Published in RuTC Magazine, April 2009.
A Photographer’s Life, 1990 – 2005
By Amy Page
Annie Leibovitz is one of the most acclaimed and popular photographers around, making her name by shooting the world’s most famous and working for magazines such as Vanity Fair, Vogue and Rolling Stone. If you hadn’t heard of her before, you probably have now, as her exhibition A Photographer’s Life, 1990-2005 is showing at the National Portrait Gallery at the moment, leaving her name on the lips of everybody in the art and media world. Those of you doing photography probably know more about her than others, as she is someone recommended to study if you are looking at portraiture for the open brief. This is the perfect opportunity to see her work ‘in the flesh’ and learn more about this amazing woman.
With a list of famous people like this, it’s easy for Leibovitz to photograph anyone in the showbiz world. This, however, has caused spectators and critics to question if it’s the celebrity who makes the photo popular, or the way it’s taken. Would Annie’s photo of Whoopi Goldberg in a bath of milk still have the same effect and circulation if the woman in the bath was unknown? I think that it would because Leibovitz’s creative ideas are so plentiful and unique that her photos would be popular, whoever the sitter. What her contact book to be envied has done however, is show celebrities how they want to be shown and depict another side of them which we, as media-hungry people of this day and age, are curious to see and admire.
The exhibition is only of photos from 1990-2005 and merges her professional and personal life. She says “I don’t have two lives. This is one life, and the personal pictures and the assignment work are all part of it.” Walking through the various rooms you see a cosmopolitan collection of photos: landscapes in Georgia, family holiday snapshots, politicians posed in offices, family portraits, elaborate celebrity portraits, documentary photos from Sarajevo in Bosnia, recognisable magazine covers and a lot of pictures depicting the life that Leibovitz shared with her mentor, friend and lover Susan Sontag, who died in 2004. There are some unsettling photos of Sontag while ill and at her deathbed, but hung alongside photos of the two of them in various countries and at home, enjoying themselves.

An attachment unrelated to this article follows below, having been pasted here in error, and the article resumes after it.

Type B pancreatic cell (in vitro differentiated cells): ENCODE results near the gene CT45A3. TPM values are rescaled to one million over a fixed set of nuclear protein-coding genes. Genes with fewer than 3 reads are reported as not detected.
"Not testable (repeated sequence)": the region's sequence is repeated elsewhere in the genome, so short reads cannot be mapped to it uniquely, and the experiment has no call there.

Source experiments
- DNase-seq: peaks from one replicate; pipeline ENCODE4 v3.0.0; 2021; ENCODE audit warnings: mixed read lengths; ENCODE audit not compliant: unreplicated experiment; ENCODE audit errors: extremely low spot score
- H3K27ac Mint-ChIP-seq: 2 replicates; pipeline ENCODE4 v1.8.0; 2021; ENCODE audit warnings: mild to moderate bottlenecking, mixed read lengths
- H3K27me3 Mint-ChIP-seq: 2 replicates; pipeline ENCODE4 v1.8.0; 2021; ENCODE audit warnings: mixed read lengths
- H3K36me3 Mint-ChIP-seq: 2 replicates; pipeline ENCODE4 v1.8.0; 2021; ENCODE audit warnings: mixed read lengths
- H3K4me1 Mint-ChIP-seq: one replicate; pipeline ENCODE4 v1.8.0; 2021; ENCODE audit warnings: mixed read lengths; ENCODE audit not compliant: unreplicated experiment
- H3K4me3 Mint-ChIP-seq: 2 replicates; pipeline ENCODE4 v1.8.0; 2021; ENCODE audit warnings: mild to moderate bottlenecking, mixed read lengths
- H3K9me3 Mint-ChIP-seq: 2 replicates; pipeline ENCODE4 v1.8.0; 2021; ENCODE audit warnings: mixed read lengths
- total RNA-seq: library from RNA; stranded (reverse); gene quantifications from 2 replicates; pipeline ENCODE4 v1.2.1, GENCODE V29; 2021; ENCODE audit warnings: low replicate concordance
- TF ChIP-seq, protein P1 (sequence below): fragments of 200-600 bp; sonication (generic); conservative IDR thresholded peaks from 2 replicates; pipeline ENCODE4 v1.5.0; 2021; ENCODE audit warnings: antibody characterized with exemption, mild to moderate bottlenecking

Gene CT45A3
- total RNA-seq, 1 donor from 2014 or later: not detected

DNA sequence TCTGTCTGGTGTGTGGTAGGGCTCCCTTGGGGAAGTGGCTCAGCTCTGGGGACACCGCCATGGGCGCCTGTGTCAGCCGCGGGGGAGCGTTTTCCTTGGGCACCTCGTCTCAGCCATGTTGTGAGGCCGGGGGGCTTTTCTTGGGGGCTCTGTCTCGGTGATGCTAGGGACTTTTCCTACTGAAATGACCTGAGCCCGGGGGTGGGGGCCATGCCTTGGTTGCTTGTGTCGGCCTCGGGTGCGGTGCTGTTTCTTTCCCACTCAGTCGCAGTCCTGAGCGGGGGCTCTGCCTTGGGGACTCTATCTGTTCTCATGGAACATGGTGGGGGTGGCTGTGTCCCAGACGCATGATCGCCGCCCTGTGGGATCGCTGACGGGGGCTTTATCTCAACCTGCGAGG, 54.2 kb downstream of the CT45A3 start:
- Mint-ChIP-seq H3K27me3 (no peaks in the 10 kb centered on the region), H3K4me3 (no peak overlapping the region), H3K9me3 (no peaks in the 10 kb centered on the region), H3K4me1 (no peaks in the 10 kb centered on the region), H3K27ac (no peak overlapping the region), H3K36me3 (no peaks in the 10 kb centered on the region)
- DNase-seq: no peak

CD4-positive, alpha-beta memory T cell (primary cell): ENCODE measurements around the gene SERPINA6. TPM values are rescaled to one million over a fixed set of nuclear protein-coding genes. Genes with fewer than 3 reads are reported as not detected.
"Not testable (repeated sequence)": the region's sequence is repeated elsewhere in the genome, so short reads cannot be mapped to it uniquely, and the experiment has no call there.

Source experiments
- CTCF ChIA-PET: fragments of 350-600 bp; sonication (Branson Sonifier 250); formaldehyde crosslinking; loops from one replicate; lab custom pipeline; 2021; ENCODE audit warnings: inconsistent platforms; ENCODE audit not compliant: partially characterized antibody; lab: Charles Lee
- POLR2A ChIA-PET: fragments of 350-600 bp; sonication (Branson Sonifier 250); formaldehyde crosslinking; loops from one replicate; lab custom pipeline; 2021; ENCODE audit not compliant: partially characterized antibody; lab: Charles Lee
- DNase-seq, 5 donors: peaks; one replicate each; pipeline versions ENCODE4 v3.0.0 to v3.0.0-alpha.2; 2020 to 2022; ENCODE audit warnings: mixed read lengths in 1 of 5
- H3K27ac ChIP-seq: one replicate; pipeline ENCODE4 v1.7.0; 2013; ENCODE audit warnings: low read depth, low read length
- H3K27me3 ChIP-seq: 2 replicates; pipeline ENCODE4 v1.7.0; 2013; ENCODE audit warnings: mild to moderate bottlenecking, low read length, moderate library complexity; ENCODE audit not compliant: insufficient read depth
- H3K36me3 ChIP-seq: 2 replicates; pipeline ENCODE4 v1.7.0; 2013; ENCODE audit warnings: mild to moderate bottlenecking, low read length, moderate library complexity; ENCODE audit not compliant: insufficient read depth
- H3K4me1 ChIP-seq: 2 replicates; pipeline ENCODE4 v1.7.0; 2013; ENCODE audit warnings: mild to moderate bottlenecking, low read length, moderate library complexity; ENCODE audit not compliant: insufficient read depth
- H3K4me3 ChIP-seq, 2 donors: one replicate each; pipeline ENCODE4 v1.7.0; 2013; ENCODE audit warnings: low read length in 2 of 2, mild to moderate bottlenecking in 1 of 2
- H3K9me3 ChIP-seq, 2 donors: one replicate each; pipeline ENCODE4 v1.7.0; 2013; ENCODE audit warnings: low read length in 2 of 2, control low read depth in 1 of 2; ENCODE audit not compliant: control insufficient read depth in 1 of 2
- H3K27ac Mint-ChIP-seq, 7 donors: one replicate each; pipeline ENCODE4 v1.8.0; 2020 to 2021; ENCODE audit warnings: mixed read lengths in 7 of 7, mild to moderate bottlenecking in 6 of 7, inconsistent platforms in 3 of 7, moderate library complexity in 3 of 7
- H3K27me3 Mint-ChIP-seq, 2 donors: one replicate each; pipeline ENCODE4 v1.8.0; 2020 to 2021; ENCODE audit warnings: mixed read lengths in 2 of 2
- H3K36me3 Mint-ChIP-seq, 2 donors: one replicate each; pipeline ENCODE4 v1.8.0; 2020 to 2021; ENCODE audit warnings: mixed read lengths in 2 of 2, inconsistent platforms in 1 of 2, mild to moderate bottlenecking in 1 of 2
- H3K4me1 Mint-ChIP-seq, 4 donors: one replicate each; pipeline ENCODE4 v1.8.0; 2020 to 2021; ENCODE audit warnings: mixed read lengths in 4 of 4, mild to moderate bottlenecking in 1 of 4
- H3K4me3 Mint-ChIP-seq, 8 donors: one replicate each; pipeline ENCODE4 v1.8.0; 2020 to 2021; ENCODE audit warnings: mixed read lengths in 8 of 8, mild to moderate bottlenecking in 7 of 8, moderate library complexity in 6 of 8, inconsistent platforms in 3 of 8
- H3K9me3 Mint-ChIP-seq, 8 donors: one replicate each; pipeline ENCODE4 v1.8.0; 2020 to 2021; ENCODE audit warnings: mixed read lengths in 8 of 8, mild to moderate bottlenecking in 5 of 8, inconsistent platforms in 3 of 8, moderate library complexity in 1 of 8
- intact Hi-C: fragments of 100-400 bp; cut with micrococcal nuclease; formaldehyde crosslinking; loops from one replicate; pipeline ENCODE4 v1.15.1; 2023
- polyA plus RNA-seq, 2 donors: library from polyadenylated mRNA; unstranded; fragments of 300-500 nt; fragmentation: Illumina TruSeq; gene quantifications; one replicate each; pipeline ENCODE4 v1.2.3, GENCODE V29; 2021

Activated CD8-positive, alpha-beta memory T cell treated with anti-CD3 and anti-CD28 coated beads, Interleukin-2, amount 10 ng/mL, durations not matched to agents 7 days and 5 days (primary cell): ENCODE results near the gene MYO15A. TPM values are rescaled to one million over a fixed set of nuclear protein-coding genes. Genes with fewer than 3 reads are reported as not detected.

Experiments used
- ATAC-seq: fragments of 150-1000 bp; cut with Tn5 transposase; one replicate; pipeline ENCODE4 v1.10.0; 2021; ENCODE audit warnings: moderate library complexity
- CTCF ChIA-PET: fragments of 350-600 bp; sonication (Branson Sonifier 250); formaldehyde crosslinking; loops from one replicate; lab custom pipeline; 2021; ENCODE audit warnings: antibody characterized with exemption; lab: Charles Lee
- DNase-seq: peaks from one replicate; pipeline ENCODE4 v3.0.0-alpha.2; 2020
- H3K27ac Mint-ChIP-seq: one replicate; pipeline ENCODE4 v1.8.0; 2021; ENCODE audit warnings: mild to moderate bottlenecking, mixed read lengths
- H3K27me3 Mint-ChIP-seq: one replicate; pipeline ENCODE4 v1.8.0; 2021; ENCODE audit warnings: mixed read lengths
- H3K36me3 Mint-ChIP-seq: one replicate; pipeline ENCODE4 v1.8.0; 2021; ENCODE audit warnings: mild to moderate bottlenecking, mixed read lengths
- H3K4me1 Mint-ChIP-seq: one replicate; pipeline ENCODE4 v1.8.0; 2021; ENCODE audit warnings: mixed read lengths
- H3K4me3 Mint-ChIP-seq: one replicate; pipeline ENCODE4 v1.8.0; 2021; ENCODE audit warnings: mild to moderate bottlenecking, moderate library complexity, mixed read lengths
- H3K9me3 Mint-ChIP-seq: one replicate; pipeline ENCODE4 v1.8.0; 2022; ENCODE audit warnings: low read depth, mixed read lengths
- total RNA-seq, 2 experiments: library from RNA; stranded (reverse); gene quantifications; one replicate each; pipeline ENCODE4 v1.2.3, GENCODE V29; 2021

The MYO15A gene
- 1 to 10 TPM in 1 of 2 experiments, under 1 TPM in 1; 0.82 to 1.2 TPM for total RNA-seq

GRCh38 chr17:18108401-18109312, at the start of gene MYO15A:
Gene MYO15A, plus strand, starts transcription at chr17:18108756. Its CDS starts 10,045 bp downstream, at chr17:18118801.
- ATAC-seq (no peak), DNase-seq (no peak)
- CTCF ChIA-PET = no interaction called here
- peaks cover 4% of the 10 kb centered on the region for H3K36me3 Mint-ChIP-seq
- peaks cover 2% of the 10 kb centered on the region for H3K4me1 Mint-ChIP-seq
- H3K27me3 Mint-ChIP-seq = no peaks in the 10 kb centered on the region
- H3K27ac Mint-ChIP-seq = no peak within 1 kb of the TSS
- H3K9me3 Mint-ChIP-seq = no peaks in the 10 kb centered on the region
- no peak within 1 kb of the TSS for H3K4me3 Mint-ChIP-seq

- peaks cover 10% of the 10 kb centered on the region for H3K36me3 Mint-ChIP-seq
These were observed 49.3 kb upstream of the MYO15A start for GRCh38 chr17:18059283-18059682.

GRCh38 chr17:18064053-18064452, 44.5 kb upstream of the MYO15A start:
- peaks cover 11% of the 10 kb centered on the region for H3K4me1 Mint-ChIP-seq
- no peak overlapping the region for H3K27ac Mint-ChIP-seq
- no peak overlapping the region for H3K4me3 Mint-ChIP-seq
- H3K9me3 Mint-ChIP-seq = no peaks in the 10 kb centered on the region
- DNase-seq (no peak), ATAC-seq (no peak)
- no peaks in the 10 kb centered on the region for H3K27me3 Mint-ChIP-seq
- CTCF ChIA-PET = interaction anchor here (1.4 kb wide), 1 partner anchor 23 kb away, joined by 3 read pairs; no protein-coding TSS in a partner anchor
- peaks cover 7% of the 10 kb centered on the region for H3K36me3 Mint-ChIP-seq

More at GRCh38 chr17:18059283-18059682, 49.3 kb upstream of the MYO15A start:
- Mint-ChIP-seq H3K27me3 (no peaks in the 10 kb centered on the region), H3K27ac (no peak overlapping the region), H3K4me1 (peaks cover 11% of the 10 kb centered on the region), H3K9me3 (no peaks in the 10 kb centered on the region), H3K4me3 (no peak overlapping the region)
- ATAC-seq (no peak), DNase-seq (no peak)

There are two underlying themes throughout the whole exhibit which are life and death. There are photos that celebrate her life, her family’s life, the lives of the internationally adored (and hated too…) and also her children’s lives. Leibovitz took photos whilst giving birth to her first child Sarah, demonstrating that her love of taking photos shows the love that she has for the subject, as seen in all of her family photos. Then you see the photos of Sontag. One is of her being loaded onto a plane on a stretcher, another shows her lying motionless, dressed in the clothes that Leibovitz chose for her to be buried in. Stark contrast is present throughout, especially in one case. Leibovitz shot Johnny Depp and a naked Kate Moss, an extremely attractive couple (however much I dislike her) on a bed together when they were going out. This is hung next to a photo of a bicycle on the floor, next to a smear of blood on the ground which belonged to the boy who was riding the bike. He had been hit by some sort of conflict in Sarajevo and had died on his way to hospital. The differences are monumental!
I really enjoyed the exhibition, although looking at over 200 photographs is a little monotonous. I recommend it to everyone who is interested in documentary, celebrity, photography or art, not just those who are taking photography A/AS. I look forward to what Leibovitz’s imagination will bring us in years to come.